The Canadian Light Source: A Story of Scientific Collaboration
The creation of the Canadian Light Source (CLS) in Saskatoon, which began operation in 2004, was the largest science project in Canada in the last fifty years. The multi-beam facility operates more than five thousand hours per year and has more than one thousand Canadian and international users from a wide range of science, medical, and engineering disciplines. This book describes the decades of intense research from many scientists to justify this project and the resulting outstanding research covering many areas of the physical, biological, medical, and agricultural sciences.
With personal accounts and frank narration, this book describes the long history leading to the CLS, beginning in Saskatoon in the 1930s. The core of the book highlights the remarkable and unselfish collaboration and cooperation of a few hundred people from Canadian and international universities, governments, and industry, showcasing how the Canadian Light Source represents pure and applied research at its finest.
- World Rights
- Page Count: 184 pages
- Dimensions: 6.0in x 0.0in x 9.0in
"This is the definitive history of the CLS's development from 1934–2001. It is the story of the collaboration and cooperation of scientists, engineers, beamline scientists, post-docs, graduate students, administrators at universities and Canadian scientific and industrial funding agencies, provincial and federal politicians, and the men and women whose hard work, foresight and commitment led to Canada's third-generation synchrotron radiation source."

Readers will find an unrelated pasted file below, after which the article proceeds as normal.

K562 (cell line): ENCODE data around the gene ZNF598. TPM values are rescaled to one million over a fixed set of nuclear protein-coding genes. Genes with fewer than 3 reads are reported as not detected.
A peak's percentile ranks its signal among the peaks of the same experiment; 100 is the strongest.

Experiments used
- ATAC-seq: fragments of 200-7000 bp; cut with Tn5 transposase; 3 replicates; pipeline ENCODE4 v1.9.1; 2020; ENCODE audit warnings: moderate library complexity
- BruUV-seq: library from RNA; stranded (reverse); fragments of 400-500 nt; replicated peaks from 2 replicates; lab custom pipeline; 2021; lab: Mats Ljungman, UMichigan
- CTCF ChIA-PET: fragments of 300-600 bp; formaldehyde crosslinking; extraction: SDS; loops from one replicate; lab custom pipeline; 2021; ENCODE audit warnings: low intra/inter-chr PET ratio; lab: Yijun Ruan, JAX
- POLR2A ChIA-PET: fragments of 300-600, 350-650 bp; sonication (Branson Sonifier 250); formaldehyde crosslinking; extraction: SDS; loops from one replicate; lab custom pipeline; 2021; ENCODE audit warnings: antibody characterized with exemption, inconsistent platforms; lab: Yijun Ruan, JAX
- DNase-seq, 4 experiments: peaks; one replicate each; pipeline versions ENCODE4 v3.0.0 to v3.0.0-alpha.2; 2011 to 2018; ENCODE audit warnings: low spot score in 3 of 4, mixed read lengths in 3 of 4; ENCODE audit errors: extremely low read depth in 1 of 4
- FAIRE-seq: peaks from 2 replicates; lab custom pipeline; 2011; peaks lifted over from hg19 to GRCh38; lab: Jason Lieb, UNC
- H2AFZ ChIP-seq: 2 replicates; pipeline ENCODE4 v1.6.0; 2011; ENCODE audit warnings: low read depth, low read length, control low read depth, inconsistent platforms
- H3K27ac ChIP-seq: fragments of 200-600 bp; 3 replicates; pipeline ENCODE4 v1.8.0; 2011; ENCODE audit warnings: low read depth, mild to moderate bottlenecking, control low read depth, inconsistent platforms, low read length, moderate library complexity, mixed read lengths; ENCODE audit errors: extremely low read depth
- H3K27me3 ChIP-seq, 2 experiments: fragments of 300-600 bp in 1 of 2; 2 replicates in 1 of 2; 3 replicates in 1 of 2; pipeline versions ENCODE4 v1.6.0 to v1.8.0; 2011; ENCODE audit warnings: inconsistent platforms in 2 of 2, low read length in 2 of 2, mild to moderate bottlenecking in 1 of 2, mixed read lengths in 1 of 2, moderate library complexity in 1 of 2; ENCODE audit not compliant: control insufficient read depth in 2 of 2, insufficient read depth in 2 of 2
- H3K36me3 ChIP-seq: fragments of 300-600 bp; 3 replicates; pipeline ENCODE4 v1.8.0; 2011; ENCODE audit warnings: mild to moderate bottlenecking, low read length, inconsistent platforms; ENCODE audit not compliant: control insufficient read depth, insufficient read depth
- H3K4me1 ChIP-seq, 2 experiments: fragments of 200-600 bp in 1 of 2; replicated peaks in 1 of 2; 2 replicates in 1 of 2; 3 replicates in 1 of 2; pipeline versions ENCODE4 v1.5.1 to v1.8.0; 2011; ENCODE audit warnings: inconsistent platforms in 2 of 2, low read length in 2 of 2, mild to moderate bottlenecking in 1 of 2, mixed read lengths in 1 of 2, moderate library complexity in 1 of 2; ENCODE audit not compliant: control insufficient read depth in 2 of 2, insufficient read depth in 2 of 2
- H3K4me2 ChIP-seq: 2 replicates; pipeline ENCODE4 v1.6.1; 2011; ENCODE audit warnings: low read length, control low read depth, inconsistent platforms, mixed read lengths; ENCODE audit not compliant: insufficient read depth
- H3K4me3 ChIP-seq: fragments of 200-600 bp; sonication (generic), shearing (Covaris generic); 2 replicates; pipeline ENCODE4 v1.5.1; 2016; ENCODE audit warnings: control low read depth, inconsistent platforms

Daryl Crozier, Professor Emeritus, Department of Physics, Simon Fraser University
"This book is a deeply personal tale of persistence and enormous commitment to the acquisition of a vitally important research infrastructure for Canada. It exposes, often with extraordinary candour, the sociology of the academic research world and, even more importantly, the challenges created by the lack of a structured process for decision-making and funding for large facilities in this country. A welcome, and relatively rare, contribution to Canadian science policy literature, this story underscores the critical importance of the work currently being led by Canada’s Chief Science Advisor to address the policy and structural gaps in ‘big science’ decision-making."
Janet E. Halliwell, Chair, Canadian Science Policy Council
Author InformationG.M. Bancroft is a professor emeritus and adjunct research professor in the Chemistry Department at Western University and former Director of the Canadian Light Source.
D.D. Johnson is a professor emeritus in the Department of Pharmacology at the University of Saskatchewan and former Associate Vice-President (Research) University of Saskatchewan.
Table of contents
List of Figures
List of Acronyms and Abbreviations
2 The University of Saskatchewan: The Electron Accelerator, Technical and Engineering Expertise, 1930s–1990
3 The University of Western Ontario: The Beamline and Experimental Expertise, 1970s–1990
4 Formation of the Canadian Institute for Synchrotron Radiation and Competition between Western and USask, 1989–97
5 The Creation of the Canada Foundation for Innovation
6 My Role as Interim Director, 1999–2001
7 The CFI: Goals, Impact, and Paul Martin
8 The Positive Impact on USask and Canadian Science
Appendix 1 Synchrotron Facilities and Synchrotron Science: A Brief Overview
Appendix 2 Canadian Institute for Synchrotron Radiation: Announcement of CFI Funding, 1999
About the Authors
Subjects and Courses